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Preventing Shoulder Pain in Overhead Athletes

Shoulder pain is an increasingly common complaint for overhead athletes of all levels. Whether you are participating in year round training for school sports, are a weekend warrior playing in bar league softball, swimming laps around the pool, or are simply trying to throw the football around with your kids, you could be at risk for shoulder impingement. Impingement of the shoulder will not only cause pain with your sporting and recreational activity, but can progress to difficulty sleeping, weakness in the arm, and trouble with simple daily tasks, such as dressing.

What causes shoulder internal impingement?

To fully understand shoulder impingement with overhead activity, let’s first review the anatomy of the shoulder. The shoulder complex is made up of the clavicle (collar bone), humerus (upper arm bone), and scapula (shoulder blade). All three of these components need to work together with to allow the shoulder to work optimally. The shoulder blade has no ligament attachments, making it especially susceptible to excessive motion. The rotator cuff is a group of four muscles that connect the humerus to the scapula. The rotator cuff’s job is to allow the shoulder to rotate, prevent excessive motion of the shoulder blade, and stabilize the shoulder joint.

It is very common for overhead athletes (most commonly found in baseball players, tennis players, and swimmers) to have excessive motion into the throwing position (external rotation). However, with excessive motion in one direction, comes too little motion in another. This imbalance is leads to tightness in the back of the shoulder, and decreased shoulder internal rotation, A.K.A GIRD (glenohumeral internal rotation deficit). Posterior capsule tightness and GIRD are contributing factors in developing internal impingement of the shoulder (1). Other possible causes of internal impingement include poor scapular control, scapular muscle imbalances, and poor posture (2).

Excessive-shoulder-ER-Throwing-phyical-therapy

Internal impingement of the shoulder often presents with pain on the backside of the shoulder, usually more pronounced with throwing. Pain is especially evident during the “cocking” and beginning acceleration phases of a throw. An individual with internal impingement will often present with increased external range of motion during the cocking phase and decreased internal range of motion during follow through. Those who participate in throwing sports may notice a decrease in throwing velocity, decreased accuracy, as well as a “dead arm” feeling of weakness after throwing (3).

How to stretch the back of shoulder

There are a few quick stretches you can perform to prevent posterior shoulder tightness. Try the “cross body” and “sleeper” stretches after your workout or recreational activity for optimal results.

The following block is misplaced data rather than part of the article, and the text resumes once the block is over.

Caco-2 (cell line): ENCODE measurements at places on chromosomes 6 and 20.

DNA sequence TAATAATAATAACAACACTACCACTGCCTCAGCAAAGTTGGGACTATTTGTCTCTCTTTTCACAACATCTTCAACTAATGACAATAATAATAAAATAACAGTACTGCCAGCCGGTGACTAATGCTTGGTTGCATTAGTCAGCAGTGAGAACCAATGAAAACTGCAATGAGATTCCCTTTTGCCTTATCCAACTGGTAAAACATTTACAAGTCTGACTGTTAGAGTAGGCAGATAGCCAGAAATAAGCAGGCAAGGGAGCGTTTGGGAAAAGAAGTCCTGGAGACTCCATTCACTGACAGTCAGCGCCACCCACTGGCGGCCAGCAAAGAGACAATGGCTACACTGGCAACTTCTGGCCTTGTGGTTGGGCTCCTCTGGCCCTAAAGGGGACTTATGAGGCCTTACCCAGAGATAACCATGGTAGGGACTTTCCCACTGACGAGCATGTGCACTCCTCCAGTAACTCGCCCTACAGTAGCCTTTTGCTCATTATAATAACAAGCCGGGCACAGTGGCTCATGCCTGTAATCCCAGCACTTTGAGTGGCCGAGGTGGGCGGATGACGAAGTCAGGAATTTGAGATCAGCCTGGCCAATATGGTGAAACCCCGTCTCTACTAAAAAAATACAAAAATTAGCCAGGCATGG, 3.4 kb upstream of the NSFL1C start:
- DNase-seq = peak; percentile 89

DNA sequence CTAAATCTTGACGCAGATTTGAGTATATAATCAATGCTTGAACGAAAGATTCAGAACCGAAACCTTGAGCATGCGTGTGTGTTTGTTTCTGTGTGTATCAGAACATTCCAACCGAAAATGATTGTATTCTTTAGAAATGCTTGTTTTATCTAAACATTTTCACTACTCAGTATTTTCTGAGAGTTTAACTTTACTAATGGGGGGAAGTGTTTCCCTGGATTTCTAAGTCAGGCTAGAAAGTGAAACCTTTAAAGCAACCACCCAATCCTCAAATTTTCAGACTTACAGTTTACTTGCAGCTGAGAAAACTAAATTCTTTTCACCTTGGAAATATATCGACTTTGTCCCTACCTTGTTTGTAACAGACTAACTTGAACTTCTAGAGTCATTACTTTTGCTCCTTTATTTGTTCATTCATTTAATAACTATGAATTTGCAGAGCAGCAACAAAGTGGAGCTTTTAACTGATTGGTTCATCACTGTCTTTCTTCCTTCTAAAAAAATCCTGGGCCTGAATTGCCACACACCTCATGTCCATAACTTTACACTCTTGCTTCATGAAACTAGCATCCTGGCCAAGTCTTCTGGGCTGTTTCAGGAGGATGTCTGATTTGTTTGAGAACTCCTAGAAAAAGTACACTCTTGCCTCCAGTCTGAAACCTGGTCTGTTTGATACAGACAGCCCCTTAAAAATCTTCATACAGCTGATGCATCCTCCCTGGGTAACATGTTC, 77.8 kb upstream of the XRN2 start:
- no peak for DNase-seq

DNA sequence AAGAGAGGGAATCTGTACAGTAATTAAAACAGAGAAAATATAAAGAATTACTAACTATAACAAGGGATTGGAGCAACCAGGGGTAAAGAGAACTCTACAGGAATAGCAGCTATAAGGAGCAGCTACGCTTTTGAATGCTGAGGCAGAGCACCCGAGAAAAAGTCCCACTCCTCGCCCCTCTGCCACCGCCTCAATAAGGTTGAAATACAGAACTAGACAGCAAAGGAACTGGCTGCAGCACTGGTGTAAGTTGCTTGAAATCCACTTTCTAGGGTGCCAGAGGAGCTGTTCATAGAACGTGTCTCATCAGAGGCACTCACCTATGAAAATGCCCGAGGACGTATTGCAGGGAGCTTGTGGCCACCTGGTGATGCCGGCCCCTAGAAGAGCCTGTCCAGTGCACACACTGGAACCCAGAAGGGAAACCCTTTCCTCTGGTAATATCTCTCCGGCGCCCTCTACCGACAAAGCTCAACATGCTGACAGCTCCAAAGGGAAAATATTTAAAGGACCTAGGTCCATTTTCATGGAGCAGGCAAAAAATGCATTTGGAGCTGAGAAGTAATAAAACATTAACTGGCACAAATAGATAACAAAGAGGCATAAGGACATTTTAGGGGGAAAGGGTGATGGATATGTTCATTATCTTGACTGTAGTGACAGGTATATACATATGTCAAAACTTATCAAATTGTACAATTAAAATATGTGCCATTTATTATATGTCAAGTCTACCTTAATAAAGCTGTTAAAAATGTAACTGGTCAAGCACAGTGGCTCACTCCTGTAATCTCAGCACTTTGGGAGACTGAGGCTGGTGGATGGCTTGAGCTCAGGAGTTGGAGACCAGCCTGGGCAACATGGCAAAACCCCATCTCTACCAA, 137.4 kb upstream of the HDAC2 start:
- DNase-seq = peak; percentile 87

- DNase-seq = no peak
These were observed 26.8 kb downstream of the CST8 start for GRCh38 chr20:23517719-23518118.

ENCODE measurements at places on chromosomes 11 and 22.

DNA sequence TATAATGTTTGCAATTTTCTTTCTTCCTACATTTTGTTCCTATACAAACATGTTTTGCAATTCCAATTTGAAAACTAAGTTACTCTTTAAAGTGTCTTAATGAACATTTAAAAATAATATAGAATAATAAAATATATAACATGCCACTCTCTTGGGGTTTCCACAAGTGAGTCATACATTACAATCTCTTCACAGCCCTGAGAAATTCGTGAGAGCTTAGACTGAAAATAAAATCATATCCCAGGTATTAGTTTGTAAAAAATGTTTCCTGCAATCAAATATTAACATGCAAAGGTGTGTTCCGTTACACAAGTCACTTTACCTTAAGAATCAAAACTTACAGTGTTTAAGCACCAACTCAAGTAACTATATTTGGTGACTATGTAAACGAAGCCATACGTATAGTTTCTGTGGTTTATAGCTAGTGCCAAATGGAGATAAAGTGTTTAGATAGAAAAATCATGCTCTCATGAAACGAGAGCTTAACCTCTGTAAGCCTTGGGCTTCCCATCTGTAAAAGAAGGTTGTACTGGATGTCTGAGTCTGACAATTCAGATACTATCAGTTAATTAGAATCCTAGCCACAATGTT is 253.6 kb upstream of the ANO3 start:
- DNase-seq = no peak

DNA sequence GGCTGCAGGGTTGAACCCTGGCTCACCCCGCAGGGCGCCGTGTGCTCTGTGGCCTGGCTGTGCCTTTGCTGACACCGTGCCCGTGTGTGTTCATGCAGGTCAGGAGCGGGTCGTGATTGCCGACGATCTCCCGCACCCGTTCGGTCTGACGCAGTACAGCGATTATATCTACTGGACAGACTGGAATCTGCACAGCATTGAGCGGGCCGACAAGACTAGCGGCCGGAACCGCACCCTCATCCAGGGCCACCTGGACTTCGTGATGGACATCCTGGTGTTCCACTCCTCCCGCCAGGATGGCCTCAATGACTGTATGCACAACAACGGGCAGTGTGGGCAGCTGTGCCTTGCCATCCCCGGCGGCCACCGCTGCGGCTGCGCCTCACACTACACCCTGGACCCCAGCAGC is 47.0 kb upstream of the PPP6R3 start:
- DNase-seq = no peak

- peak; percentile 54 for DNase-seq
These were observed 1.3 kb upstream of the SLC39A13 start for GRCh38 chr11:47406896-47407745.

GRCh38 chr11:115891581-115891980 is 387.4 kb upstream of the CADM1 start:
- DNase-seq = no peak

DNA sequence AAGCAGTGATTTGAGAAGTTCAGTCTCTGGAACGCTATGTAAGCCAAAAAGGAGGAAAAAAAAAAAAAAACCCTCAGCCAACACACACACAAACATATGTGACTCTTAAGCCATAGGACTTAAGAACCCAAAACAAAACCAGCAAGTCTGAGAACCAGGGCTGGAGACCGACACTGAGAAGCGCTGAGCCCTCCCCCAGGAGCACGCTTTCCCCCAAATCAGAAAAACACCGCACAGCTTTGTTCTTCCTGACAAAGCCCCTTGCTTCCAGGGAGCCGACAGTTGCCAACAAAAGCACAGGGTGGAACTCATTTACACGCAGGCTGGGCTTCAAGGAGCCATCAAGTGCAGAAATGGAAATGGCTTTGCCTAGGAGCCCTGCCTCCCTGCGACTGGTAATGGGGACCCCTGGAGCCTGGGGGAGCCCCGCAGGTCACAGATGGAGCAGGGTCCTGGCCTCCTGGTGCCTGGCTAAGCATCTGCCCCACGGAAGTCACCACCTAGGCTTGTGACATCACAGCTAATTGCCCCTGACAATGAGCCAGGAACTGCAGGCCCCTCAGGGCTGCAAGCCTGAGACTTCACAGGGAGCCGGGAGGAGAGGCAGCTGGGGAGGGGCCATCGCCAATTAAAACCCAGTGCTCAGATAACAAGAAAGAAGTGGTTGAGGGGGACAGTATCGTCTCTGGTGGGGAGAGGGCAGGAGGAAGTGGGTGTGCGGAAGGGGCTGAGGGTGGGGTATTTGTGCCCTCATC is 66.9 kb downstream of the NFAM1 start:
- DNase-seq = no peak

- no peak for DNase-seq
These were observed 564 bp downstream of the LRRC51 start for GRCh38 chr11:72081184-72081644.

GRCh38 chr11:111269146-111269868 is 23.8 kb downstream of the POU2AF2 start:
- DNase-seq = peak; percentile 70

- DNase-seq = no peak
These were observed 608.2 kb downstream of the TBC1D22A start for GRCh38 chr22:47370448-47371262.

Cross-Body-Stretch-Throwing-physical-therapy” width= Bring the affected arm across the body, and using your free arm, gently pull the affected arm across your chest until you feel a stretch on the backside of your shoulder. Hold this position for 5-10 seconds, then relax back to start position. Repeat for 5 to 10 repetitions.
 Sleeper-stretch-throwing-physical-therapy Lay down on a flat surface, with the affected shoulder underneath you. Your upper arm should be flat on the ground, with your elbow in line with your shoulder. Using your free arm, gently push your arm down towards the ground until you feel a gentle stretch. Hold this position for 5 to 10 seconds, and then relax back to the starting position. Repeat 5 to 10 repetitions.

Shoulder internal impingement can sometimes show similar symptoms to those individuals who have developed a rotator cuff problem. Determining the cause of shoulder pain is important to achieving full recovery. Add these stretches to your routine to keep you injury free and allow you “play ball!”

If you have suffered an athletic shoulder injury and want to consult a physical therapist, click the link below for your free discovery visit.

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References

1. Mihata T, Gates J, McGarry MH, Neo M, Lee TQ. Knee Surg Sports Traumatol Arthrosc. 2013 Jan 16. [Epub ahead of print]
http://www.ncbi.nlm.nih.gov/pubmed/23322267
2. Tate, Angela R., Phillip McClure, Stephen Kareha, and Dominic Irwin. “Effect of the Scapula Reposition Test on Shoulder Impingement Symptoms and Elevation Strength in Overhead Athletes.” Journal Of Orthopaedic Physical Therapy 38.1 (2008): 4-11. Web
3. http://www.orthobullets.com/sports/3054/internal-impingement?expandLeftMenu=true

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